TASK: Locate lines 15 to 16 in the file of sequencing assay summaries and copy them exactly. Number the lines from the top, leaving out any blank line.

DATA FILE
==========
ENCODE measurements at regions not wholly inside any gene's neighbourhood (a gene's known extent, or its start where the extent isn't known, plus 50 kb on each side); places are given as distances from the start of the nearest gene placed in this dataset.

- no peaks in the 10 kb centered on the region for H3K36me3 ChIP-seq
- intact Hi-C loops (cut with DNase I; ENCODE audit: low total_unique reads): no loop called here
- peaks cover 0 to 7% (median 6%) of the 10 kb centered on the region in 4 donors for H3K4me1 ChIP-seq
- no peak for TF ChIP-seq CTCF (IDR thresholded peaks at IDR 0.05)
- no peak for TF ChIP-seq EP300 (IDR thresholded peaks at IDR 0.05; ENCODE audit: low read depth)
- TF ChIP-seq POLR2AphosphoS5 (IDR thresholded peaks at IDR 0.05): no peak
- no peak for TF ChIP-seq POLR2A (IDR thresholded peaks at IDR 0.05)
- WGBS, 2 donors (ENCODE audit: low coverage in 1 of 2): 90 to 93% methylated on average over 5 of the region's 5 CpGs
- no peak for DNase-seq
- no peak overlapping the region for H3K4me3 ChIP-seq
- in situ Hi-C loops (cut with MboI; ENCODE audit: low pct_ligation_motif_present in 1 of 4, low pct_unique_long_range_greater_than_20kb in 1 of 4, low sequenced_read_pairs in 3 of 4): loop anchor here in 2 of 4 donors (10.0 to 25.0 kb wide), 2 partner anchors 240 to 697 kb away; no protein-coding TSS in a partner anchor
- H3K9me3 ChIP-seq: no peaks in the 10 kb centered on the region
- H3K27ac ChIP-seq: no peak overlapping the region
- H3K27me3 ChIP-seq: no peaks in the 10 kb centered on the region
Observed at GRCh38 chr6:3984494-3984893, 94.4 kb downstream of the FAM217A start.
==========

- H3K27me3 ChIP-seq: no peaks in the 10 kb centered on the region
Observed at GRCh38 chr6:3984494-3984893, 94.4 kb downstream of the FAM217A start.